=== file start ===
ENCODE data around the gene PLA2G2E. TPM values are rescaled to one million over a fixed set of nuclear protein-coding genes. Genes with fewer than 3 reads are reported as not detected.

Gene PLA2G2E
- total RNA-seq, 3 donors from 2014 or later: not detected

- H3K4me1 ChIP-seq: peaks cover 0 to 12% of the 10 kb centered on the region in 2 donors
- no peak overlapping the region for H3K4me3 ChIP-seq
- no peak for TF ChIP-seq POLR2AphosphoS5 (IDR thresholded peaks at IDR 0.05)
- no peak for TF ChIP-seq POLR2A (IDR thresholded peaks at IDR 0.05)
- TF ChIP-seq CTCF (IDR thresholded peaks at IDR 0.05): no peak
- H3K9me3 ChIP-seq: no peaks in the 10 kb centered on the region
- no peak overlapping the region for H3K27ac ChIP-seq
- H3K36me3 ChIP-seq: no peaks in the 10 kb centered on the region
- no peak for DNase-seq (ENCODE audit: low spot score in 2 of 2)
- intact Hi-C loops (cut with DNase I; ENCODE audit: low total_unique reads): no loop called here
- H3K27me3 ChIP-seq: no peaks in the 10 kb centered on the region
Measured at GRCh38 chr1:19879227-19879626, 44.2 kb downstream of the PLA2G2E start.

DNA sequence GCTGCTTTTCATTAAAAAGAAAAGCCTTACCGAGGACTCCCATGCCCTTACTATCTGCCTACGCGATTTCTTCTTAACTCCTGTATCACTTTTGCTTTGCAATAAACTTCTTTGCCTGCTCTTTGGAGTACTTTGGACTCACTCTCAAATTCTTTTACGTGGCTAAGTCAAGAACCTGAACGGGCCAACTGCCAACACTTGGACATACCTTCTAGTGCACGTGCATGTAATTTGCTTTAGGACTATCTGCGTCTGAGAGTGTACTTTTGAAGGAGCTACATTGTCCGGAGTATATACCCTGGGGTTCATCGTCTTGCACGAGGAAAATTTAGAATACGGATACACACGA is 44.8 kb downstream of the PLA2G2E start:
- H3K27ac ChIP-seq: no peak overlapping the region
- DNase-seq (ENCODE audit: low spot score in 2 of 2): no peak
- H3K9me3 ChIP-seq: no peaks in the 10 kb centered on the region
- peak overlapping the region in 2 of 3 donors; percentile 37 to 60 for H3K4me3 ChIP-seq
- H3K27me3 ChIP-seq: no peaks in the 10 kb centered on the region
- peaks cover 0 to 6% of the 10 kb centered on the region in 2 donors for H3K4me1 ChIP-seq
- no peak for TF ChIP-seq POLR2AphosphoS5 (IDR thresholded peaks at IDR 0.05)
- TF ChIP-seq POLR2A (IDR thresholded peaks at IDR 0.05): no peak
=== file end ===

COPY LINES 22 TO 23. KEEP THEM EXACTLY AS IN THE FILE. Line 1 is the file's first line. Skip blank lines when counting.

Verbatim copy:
- peaks cover 0 to 6% of the 10 kb centered on the region in 2 donors for H3K4me1 ChIP-seq
- no peak for TF ChIP-seq POLR2AphosphoS5 (IDR thresholded peaks at IDR 0.05)